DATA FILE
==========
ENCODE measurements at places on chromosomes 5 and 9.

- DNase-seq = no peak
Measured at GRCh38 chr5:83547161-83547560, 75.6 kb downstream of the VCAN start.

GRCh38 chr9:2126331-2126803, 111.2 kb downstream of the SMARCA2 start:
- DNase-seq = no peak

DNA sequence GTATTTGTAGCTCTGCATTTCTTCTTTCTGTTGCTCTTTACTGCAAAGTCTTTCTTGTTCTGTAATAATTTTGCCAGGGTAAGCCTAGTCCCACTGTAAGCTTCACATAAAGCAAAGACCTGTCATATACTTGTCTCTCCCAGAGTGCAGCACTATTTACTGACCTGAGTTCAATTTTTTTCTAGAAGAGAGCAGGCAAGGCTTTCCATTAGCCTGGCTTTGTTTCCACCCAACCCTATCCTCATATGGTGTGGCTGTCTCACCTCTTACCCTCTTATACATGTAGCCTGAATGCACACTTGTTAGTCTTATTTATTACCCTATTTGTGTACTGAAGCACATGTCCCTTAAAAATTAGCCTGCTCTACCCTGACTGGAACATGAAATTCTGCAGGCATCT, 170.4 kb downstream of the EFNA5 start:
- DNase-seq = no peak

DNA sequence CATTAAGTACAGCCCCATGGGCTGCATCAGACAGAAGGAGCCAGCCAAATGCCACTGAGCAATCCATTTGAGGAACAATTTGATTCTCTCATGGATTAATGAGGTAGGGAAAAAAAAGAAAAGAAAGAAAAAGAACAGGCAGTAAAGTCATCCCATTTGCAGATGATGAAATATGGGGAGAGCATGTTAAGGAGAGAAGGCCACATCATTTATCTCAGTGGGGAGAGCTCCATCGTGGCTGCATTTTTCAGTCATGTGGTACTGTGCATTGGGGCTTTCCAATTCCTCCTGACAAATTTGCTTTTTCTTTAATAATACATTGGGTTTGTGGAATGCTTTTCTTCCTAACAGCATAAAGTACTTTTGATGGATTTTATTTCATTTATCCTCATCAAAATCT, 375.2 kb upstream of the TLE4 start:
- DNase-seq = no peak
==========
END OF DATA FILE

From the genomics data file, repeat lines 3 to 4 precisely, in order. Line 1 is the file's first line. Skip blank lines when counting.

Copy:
Measured at GRCh38 chr5:83547161-83547560, 75.6 kb downstream of the VCAN start.

GRCh38 chr9:2126331-2126803, 111.2 kb downstream of the SMARCA2 start: